“But think about it”, he insists. “Get a Bob Marley greatest hits album and play it next to a Willie Nelson album. It’s the same thing. Verse, chorus, verse, chorus, maybe a solo, maybe not. Any one of Bob Marley’s songs, you could play as a country song. How many country songs could you play as reggae? It’d be amazing to see”.
Alongside the new genre hopping, his love of gospel returns to permeate A New Testament after its absence from Lysandre. In fact, this album probably has the strongest religious overtones of any of his records, whether it be the references to his cultish upbringing, or the incredibly bold opening cover of ‘Early In The Morning’ by Peter, Paul and Mary, rewritten from a godless perspective.
“I’m a very firm atheist. I never have believed in god”, he asserts. “That’s the honest truth. But it’s so embedded in humanity that whether you believe in him or not, it’s something you’re forced to deal with”
“The great thing about gospel music, if you strip away the silly things, is that at the base there’s something very important”, he continues. “It’s all about laying down your burden, and trusting that someone is taking care of you somewhere... Those are things I can relate to: using music to lay down a burden. So it’s fun to flaunt your atheism to a world that forces so much religion down your throat, but it’s also about joining in with the fun of what gospel music should be – a release, and saying that I can do this without believing in god”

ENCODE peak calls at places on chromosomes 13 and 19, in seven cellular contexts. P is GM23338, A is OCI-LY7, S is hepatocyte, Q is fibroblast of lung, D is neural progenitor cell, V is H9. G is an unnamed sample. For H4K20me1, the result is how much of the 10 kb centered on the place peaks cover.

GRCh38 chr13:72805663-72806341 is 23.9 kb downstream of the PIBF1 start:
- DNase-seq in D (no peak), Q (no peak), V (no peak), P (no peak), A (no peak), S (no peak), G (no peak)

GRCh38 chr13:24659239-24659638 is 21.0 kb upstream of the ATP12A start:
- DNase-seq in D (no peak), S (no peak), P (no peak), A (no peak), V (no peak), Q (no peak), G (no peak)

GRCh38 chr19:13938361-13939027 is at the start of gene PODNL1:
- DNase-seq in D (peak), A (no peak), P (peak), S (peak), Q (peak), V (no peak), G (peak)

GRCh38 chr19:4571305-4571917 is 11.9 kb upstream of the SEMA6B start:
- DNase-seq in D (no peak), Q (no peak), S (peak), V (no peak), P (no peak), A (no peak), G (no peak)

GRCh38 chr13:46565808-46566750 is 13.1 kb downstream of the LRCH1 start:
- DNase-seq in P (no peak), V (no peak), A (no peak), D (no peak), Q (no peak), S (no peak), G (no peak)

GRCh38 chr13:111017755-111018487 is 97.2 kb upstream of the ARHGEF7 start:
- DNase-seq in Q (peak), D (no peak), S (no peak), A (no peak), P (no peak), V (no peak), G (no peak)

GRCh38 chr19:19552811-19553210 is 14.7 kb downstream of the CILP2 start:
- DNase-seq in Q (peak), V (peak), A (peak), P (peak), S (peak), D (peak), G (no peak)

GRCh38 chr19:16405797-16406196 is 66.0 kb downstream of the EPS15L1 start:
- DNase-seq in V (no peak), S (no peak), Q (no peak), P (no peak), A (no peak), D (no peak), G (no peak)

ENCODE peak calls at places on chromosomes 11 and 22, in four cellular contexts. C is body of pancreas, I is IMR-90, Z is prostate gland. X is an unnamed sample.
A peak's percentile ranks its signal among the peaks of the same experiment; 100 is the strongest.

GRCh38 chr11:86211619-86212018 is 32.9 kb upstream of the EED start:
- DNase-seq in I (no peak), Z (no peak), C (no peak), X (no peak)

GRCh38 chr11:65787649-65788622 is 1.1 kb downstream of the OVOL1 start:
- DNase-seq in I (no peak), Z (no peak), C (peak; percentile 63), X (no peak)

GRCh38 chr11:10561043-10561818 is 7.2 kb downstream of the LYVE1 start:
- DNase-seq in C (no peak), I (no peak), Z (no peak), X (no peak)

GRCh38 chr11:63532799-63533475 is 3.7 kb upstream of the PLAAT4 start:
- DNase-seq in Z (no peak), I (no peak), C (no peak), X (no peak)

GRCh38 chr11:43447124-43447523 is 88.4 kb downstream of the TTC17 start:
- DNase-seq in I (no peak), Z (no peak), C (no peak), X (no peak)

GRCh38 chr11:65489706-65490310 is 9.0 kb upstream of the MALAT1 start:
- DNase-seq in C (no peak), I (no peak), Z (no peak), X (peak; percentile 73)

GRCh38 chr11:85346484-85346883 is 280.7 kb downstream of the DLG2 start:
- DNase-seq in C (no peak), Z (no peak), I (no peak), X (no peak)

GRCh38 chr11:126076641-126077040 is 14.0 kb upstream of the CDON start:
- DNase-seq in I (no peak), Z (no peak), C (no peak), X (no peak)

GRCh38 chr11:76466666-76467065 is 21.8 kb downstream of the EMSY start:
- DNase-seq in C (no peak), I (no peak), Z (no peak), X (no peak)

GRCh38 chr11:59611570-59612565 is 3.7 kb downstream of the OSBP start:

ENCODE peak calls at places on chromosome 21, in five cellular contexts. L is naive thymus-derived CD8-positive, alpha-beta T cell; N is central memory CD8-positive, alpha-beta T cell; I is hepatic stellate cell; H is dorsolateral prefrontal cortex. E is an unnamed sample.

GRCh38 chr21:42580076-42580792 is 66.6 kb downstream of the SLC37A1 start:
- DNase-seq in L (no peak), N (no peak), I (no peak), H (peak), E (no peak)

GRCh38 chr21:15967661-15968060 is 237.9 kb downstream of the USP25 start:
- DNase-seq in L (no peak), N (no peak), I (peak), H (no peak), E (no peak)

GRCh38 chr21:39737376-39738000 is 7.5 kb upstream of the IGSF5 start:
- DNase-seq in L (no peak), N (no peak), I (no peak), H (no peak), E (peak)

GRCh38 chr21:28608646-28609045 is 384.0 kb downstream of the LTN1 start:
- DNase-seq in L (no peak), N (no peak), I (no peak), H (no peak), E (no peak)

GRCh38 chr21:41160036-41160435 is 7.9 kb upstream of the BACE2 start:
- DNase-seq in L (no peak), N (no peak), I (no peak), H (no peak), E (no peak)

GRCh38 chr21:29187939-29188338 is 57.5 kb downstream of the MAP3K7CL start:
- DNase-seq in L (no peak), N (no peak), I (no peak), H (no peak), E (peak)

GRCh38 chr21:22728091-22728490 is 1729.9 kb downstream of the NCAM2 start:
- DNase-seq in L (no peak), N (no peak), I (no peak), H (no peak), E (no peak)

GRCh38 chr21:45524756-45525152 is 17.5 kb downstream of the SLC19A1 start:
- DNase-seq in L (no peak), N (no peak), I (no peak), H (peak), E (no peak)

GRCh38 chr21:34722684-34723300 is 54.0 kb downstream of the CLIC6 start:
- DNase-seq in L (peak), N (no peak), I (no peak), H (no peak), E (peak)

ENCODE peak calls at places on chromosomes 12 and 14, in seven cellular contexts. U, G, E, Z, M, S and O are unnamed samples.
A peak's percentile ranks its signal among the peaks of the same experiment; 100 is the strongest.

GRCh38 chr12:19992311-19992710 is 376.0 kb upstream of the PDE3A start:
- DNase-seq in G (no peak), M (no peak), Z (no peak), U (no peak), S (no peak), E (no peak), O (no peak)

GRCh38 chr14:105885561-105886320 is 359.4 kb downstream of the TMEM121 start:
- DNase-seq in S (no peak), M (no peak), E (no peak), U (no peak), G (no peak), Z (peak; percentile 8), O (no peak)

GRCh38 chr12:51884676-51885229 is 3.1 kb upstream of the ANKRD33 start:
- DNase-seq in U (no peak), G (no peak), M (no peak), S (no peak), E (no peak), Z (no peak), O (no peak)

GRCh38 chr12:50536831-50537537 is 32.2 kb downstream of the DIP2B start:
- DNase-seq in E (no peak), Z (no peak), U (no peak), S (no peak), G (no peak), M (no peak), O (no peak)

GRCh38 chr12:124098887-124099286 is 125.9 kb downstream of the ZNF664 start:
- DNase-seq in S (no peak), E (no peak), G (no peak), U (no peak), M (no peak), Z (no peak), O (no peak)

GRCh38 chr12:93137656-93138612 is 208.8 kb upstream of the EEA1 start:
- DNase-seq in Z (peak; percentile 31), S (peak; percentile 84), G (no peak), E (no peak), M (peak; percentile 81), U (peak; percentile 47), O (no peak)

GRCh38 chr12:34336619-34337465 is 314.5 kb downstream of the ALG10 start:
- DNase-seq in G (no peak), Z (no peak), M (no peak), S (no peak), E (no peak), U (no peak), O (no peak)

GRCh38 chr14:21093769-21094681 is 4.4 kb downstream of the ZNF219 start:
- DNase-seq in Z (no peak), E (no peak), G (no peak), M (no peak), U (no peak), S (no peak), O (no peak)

You take the album’s mix of gospel and country, and A New Testament seems to be a unique blend of the new and unexpected, alongside a retreat into Owens’ own past. Look at that album cover one last time, and count how many of those current players used to be in Girls, for instance.
But Owens is quick to point out that what he’s doing now isn’t all that different to what he’s always done. The dissembling of his country performance isn’t miles from the surf-punk snarl of his debut’s ‘Big Bad Mean Motherfucker’. The hyper-specifics of ‘Stephen’ have roots in the detailed narratives of stuff like ‘Laura’.
It’s a good way to think of Owens’ body of work as a whole: there’s a little bit of the old in everything that’s new, and a little bit of the new in everything that’s old. And he’s still carrying the ambition of an album every twelve months. “I have a pretty clear idea of what’s coming next, and what’s coming after that”, he confirms, while remaining careful not to “ruin the element of surprise”. Whether he might mean those yellow colour-coded songs, the green ones, or something else altogether, A New Testament proves that one thing we can always expect is a warm blend of the familiar and the surprising in the song writing of Christopher Owens.
A New Testament is out 29th September via Turnstile.
Christopher brings his full band to the UK in November for the following dates:
15th Nov - Kazimier, Liverpool
16th Nov - Stereo, Glasgow
17th Nov - The Deaf Institute, Manchester
18th Nov - The Lantern, Bristol
19th Nov - Islington Assembly Hall, London